Geographic Information Systems (GIS) are currently becoming increasingly more popular as a form of spatial data collection and analysis. But, without training, most GIS applications may be difficult to figure out by untrained users. A common approach to using GIS is to have volunteers collect location data which the researcher then plots in a GIS. An example of this includes using local fishermen to log the location of lionfish sightings to determine the extent that this invasive species has colonized the Caribbean Sea. Few studies have used volunteer tourists or recreational participants to both easily collect and map data specified by the researcher. Reasons for this include skepticism by scientists about the accuracy of data that’s collected by non-scientists, even though data collected by citizen-scientists are almost as accurate as those collected by scientists. The WhaleMAPP focuses on using whale watchers on a global scale to log whale sightings of different species and upload tail photographs.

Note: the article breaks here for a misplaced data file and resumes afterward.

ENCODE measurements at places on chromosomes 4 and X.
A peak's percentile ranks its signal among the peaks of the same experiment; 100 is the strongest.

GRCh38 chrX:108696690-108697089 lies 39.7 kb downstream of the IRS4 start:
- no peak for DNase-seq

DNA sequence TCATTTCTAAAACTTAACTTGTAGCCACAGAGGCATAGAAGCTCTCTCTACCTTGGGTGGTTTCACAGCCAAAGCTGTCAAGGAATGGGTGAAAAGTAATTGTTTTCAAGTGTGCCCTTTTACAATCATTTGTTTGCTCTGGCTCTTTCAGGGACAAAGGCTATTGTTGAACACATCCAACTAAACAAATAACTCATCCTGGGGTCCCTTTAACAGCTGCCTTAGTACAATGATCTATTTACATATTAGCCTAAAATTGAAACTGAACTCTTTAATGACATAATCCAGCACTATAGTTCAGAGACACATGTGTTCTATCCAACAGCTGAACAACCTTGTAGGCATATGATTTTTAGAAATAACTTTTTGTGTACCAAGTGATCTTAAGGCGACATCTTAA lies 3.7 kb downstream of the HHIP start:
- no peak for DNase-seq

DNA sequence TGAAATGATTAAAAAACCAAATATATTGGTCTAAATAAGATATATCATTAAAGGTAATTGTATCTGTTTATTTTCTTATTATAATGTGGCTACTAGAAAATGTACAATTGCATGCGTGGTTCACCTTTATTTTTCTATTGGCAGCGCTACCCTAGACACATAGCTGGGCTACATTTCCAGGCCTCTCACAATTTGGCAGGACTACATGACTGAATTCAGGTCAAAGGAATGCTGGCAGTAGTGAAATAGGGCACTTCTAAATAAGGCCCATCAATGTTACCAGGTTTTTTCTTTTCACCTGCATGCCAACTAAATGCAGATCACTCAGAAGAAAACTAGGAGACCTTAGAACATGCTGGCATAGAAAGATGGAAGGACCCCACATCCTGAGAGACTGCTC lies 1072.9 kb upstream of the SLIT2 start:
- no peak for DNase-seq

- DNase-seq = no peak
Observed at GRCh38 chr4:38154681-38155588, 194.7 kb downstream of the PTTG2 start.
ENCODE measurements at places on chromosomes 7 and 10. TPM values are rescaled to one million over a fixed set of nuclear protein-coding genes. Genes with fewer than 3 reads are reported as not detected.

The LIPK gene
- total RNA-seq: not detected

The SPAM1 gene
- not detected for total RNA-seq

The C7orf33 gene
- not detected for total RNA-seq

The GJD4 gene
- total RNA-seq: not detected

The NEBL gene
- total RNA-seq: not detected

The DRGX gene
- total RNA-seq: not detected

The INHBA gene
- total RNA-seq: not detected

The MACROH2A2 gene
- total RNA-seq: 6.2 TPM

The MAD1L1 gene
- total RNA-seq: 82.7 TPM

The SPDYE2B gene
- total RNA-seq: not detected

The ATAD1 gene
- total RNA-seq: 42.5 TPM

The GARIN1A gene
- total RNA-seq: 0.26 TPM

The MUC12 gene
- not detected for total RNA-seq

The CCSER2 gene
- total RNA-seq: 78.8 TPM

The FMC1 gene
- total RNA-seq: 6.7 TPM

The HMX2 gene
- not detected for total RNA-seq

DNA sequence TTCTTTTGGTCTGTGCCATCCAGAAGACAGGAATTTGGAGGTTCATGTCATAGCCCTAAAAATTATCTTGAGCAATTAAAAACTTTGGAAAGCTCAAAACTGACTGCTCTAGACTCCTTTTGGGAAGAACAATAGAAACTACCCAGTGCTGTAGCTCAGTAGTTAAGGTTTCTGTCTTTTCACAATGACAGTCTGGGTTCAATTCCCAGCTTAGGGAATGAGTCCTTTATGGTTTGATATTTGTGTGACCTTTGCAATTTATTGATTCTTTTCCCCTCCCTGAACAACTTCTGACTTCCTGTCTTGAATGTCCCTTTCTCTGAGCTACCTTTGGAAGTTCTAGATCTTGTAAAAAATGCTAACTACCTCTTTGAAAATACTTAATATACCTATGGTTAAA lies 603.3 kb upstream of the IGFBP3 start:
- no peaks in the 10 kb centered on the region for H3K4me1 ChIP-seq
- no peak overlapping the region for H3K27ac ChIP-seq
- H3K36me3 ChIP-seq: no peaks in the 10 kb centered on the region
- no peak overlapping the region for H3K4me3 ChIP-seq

Recently, we created a similar web map that utilizes diver tourists to log sea turtle sightings by dive site on the islands of Roatán and Utila in the Bay Islands of Honduras. However, many people do not have immediate access to computer based web-maps in areas where turtles may be seen. Due to the isolated areas where turtles occur we decided it would be beneficial to create a smartphone application for immediately logging turtle sightings. We realized the untapped global potential for building a smartphone application for users to log sea turtle sightings and upload photographs either after diving or snorkeling, or while patrolling nesting beaches, to contribute to a global database of sea turtle sightings.
After assessing what the main objective of our sea turtle sightings app was designed to do, we decided to name our app TURT (Turtles Uniting Researchers and Tourists). TURT was created using a combination of ESRI products, including ArcMap, ArcGIS online, and AppStudio for ArcGIS Online. A feature layer was first created to specify the types of data that are to be collected by tourists and to symbolize all seven species of turtles, as well as an ‘undetermined’ category added for those that may not be able to identify sea turtle species. This feature layer was then uploaded to ArcGIS Online and then used in the app template of AppStudio for ArcGIS Online.